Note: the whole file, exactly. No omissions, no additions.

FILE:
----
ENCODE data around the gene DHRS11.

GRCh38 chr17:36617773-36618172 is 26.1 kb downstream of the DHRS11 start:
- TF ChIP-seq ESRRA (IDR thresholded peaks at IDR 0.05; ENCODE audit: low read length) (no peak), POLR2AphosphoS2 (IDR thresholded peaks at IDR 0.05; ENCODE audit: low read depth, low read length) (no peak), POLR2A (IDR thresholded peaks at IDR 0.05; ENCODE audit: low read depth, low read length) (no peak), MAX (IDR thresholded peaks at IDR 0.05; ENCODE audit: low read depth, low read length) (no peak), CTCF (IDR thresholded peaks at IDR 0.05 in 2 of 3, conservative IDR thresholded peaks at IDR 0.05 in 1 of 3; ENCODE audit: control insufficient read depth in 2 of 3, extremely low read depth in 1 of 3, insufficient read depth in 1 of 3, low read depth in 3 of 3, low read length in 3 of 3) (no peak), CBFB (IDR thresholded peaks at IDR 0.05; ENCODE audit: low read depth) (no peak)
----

ENCODE data around the gene DHRS11.

GRCh38 chr17:36617773-36618172 is 26.1 kb downstream of the DHRS11 start:
- TF ChIP-seq ESRRA (IDR thresholded peaks at IDR 0.05; ENCODE audit: low read length) (no peak), POLR2AphosphoS2 (IDR thresholded peaks at IDR 0.05; ENCODE audit: low read depth, low read length) (no peak), POLR2A (IDR thresholded peaks at IDR 0.05; ENCODE audit: low read depth, low read length) (no peak), MAX (IDR thresholded peaks at IDR 0.05; ENCODE audit: low read depth, low read length) (no peak), CTCF (IDR thresholded peaks at IDR 0.05 in 2 of 3, conservative IDR thresholded peaks at IDR 0.05 in 1 of 3; ENCODE audit: control insufficient read depth in 2 of 3, extremely low read depth in 1 of 3, insufficient read depth in 1 of 3, low read depth in 3 of 3, low read length in 3 of 3) (no peak), CBFB (IDR thresholded peaks at IDR 0.05; ENCODE audit: low read depth) (no peak)